LP Houlton breaks ground on project to convert mill to make exterior wood siding
NEW LIMERICK, Maine — LP Houlton has broken ground on its new conversion project, as the facility prepares to shift production from making interior engineered wood products to manufacturing new exterior wood siding for houses.
Louisiana Pacific, the company that runs LP Houlton, had announced in February that it was investing $150 million into the mill, a move which drew praise from Gov. Janet Mills, believing it could help bolster the economy of Aroostook County. The mill is one of the largest employers in the greater Houlton area, employing approximately 160 people.
LP Houlton did not hold an official groundbreaking ceremony, citing concerns about the pandemic, but said it hoped to invite media and government officials to the mill in early 2022, when the mill is expected to be fully converted to producing siding.
“Initial work will include demolition and construction at various places around the property,” Louisiana Pacific spokesperson Breeanna Straessle said. “We’ve mobilized many contractors to help, including several local teams.”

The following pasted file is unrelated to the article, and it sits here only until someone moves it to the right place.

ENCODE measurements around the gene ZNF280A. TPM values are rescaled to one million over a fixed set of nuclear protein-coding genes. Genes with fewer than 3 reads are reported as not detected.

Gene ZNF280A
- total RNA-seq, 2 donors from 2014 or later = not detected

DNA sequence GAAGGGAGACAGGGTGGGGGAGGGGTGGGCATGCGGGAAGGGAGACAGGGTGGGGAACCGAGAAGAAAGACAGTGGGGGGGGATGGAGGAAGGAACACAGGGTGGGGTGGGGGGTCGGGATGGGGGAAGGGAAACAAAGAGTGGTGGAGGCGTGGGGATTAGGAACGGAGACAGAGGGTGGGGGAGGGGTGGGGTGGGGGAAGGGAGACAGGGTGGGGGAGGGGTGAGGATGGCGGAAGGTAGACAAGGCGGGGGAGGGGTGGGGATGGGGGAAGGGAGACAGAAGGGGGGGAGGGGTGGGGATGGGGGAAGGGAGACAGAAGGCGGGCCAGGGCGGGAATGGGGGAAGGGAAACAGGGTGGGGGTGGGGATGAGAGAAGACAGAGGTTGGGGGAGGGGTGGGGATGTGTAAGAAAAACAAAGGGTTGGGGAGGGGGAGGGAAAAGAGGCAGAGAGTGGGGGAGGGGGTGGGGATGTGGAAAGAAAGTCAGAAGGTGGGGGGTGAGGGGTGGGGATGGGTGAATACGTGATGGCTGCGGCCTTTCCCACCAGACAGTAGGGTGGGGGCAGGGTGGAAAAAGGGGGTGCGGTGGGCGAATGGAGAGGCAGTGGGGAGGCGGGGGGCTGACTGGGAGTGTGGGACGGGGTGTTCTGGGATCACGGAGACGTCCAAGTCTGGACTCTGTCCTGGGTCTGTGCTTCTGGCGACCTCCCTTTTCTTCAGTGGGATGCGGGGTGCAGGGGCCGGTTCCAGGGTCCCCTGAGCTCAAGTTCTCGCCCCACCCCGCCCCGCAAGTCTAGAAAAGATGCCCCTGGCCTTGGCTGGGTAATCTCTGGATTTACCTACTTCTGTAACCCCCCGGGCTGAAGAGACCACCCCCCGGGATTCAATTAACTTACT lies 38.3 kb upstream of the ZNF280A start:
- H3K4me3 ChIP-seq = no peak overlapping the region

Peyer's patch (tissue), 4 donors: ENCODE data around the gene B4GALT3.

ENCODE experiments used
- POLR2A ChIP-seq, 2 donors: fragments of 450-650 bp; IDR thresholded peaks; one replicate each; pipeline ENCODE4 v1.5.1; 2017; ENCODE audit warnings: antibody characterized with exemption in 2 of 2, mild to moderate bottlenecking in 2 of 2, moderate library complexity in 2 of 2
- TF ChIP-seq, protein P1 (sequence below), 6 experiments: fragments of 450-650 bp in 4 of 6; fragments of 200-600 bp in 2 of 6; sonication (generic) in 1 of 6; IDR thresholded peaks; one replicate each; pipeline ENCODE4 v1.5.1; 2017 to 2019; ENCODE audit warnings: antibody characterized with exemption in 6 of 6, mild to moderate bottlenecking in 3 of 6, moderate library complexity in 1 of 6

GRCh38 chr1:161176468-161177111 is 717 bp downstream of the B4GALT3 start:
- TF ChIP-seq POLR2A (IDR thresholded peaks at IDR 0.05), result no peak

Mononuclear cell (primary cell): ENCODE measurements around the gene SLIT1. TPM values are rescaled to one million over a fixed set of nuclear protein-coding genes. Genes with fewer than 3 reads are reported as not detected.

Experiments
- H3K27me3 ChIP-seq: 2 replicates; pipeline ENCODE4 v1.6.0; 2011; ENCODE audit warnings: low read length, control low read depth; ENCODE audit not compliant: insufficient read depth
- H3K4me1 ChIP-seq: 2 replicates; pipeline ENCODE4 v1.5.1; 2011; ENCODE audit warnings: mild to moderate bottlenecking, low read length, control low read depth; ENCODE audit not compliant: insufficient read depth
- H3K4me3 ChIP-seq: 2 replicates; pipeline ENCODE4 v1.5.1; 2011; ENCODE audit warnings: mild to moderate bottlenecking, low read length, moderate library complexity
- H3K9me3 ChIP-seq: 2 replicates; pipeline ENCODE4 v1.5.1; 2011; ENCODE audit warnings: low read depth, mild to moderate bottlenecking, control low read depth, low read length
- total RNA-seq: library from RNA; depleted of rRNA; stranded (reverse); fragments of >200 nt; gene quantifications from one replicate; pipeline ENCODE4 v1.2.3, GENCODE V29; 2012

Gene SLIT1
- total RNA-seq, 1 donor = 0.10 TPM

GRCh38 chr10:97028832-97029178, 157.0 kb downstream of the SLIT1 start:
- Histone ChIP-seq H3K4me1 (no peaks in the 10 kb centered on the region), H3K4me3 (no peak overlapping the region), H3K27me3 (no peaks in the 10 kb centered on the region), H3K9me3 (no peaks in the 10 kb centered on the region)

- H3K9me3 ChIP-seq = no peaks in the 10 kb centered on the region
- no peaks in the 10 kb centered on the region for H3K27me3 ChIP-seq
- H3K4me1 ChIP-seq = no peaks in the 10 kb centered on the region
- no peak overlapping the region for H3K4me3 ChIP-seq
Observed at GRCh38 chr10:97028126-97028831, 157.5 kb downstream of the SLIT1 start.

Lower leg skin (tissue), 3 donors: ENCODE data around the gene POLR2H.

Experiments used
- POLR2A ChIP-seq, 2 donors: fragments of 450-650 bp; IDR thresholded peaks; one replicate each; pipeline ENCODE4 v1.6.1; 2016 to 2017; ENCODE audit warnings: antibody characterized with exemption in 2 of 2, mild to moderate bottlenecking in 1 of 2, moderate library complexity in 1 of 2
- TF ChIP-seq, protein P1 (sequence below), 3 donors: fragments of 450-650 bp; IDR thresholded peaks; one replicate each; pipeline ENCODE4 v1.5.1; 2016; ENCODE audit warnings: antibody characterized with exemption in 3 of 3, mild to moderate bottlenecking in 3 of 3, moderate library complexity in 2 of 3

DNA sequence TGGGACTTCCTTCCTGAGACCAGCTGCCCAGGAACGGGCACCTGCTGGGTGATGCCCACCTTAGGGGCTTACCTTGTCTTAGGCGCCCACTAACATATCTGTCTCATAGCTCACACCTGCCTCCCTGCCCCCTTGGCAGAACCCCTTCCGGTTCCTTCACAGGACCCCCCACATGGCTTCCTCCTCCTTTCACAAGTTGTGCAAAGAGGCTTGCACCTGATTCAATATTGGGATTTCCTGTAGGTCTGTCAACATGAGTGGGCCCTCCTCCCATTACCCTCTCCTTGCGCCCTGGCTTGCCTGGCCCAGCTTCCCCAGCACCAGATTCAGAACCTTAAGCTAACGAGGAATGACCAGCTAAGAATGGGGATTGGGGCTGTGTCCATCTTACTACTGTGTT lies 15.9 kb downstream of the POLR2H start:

The mill has obtained its building permit from the town of New Limerick.
The mill currently manufactures oriented strand board and laminated strand lumber, which are used in the interior of home construction. These products are expected to be phased out gradually during the conversion project, with production of oriented strand board to cease in the fall and laminated strand lumber ceasing shortly afterward.
Employees will still come to work during the conversion process, in order to receive training on how to make the new LP wood siding products, known as SmartSide.
In addition, LP Houlton also announced that it will give $500 bonuses to its employees, with another $2,000 bonus scheduled six months from now. LP said the bonuses were to express gratitude to the employees for working throughout the pandemic.
“I’m proud to say that when we were deemed essential, every employee came into work and continued to work throughout the pandemic. We followed the guidelines, and it worked. We did not have any active transmission of COVID-19 inside the mill,” LP Houlton plant manager Nathan Whitney said. “It truly is a testament to the work ethic here in The County.”